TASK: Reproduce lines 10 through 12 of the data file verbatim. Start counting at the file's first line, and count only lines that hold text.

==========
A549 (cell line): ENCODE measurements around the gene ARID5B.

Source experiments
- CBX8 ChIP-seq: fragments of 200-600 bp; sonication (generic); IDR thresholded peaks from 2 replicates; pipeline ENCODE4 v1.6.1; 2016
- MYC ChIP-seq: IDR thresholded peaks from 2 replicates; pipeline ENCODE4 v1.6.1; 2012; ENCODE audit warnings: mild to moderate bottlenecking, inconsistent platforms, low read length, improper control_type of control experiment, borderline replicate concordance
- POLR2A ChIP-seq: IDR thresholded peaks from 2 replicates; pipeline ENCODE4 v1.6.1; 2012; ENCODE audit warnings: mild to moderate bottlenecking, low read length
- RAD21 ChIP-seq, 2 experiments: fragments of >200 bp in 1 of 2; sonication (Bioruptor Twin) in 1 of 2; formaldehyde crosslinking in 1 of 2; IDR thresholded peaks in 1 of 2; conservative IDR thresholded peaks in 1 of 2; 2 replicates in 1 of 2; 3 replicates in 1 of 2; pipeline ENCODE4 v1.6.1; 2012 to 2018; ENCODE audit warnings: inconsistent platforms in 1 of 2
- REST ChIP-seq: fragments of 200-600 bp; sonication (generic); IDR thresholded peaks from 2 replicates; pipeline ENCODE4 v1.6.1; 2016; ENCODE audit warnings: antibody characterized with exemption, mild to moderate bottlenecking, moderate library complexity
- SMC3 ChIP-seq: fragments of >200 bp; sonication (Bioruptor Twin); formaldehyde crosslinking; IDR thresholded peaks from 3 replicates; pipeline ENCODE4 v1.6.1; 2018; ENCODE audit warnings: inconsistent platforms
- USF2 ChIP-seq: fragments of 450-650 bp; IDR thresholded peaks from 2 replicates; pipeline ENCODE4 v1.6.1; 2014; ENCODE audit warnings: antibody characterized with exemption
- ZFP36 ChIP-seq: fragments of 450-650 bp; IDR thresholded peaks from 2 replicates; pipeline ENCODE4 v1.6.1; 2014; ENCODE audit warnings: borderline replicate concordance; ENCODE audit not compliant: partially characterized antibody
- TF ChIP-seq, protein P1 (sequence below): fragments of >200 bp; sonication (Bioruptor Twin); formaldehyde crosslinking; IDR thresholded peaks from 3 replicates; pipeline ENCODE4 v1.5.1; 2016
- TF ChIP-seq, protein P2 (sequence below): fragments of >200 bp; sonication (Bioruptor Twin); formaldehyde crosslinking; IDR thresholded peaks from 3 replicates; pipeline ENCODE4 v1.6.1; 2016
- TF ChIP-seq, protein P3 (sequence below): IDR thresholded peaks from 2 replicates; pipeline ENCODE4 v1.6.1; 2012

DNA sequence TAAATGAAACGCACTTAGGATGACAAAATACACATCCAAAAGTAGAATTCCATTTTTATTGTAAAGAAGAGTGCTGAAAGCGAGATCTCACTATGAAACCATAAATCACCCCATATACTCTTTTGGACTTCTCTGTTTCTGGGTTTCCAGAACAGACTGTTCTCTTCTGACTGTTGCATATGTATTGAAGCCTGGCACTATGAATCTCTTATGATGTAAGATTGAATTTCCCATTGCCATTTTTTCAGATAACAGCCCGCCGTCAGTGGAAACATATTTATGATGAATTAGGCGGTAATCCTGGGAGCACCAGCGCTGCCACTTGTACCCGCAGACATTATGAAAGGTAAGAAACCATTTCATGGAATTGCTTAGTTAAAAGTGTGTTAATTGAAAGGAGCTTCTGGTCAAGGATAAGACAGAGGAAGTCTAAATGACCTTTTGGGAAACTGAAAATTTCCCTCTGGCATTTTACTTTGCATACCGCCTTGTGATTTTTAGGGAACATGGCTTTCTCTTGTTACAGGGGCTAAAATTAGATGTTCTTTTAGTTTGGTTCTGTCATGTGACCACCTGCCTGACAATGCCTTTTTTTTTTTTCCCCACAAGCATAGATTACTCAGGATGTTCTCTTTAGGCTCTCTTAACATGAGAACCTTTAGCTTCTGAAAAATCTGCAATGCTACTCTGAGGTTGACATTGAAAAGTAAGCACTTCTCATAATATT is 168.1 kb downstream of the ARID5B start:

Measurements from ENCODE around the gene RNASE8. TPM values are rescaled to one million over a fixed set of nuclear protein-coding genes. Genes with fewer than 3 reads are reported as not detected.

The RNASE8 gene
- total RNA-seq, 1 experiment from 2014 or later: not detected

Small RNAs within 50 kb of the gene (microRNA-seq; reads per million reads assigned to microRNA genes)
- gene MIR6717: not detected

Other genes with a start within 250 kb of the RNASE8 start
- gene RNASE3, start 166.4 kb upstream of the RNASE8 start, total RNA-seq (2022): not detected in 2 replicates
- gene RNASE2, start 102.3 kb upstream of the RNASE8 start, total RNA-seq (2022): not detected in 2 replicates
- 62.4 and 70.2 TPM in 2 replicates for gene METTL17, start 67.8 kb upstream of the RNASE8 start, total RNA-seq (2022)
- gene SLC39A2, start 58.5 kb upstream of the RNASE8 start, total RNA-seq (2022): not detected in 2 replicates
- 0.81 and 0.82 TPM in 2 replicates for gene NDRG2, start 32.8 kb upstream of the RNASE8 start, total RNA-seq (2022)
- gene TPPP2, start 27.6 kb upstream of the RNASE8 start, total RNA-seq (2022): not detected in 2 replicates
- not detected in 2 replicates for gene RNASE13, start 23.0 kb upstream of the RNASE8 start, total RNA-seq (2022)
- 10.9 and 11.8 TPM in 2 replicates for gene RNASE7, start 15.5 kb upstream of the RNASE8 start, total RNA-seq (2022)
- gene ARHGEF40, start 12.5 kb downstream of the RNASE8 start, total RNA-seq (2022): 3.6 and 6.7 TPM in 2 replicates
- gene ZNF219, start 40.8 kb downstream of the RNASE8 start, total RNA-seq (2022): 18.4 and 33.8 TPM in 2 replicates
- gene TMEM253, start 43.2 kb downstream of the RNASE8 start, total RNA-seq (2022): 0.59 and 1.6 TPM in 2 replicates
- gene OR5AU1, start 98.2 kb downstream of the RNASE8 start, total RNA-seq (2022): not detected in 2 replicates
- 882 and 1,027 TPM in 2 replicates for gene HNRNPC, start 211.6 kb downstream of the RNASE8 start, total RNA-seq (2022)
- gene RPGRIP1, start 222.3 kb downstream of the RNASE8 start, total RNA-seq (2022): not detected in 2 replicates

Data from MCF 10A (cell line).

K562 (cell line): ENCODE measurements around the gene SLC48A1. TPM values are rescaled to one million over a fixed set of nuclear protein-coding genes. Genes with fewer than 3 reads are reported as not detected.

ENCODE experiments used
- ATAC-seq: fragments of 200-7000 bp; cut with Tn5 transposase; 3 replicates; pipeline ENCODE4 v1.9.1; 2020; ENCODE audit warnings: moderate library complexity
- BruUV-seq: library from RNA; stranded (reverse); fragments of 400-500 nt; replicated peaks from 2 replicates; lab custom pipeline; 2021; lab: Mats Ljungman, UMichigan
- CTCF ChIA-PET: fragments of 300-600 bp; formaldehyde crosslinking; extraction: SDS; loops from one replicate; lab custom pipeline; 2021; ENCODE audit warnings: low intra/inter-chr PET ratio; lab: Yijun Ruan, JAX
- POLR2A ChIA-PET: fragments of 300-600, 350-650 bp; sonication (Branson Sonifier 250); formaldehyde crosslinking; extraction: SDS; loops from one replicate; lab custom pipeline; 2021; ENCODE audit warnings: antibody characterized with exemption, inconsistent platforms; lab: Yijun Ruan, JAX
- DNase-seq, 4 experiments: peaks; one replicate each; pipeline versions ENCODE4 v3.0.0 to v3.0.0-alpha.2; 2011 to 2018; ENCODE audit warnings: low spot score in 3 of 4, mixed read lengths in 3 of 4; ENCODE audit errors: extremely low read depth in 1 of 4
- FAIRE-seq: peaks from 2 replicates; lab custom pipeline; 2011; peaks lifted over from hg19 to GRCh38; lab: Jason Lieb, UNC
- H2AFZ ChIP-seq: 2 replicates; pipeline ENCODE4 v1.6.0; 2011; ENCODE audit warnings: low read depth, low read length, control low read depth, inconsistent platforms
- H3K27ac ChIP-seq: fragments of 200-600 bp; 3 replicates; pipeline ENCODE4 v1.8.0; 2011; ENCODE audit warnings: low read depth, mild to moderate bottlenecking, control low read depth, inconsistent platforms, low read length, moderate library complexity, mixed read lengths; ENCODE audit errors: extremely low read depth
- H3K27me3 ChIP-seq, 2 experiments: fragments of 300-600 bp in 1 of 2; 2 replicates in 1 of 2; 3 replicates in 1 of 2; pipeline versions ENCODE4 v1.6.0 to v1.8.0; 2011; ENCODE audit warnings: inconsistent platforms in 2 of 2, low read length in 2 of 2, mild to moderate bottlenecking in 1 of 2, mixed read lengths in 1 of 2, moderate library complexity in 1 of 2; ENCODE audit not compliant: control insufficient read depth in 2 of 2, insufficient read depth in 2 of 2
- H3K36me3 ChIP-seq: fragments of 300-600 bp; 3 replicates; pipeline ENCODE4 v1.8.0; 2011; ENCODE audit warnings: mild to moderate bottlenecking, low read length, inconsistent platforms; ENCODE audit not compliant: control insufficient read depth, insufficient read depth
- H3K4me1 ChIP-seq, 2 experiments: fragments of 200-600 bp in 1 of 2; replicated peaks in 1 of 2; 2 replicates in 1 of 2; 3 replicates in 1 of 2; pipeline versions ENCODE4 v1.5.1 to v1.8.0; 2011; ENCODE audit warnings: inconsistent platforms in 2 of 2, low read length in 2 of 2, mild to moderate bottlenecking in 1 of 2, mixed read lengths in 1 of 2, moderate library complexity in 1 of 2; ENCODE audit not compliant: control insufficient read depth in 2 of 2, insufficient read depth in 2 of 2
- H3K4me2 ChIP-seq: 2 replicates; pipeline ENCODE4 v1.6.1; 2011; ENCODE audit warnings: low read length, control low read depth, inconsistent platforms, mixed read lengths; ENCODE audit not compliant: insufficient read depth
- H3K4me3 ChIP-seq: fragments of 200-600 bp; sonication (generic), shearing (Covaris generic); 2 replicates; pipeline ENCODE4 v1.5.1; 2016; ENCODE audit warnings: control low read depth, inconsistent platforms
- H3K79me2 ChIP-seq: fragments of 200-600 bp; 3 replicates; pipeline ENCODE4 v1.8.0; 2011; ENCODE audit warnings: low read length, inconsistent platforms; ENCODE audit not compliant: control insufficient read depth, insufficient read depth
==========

- ZFP36 ChIP-seq: fragments of 450-650 bp; IDR thresholded peaks from 2 replicates; pipeline ENCODE4 v1.6.1; 2014; ENCODE audit warnings: borderline replicate concordance; ENCODE audit not compliant: partially characterized antibody
- TF ChIP-seq, protein P1 (sequence below): fragments of >200 bp; sonication (Bioruptor Twin); formaldehyde crosslinking; IDR thresholded peaks from 3 replicates; pipeline ENCODE4 v1.5.1; 2016
- TF ChIP-seq, protein P2 (sequence below): fragments of >200 bp; sonication (Bioruptor Twin); formaldehyde crosslinking; IDR thresholded peaks from 3 replicates; pipeline ENCODE4 v1.6.1; 2016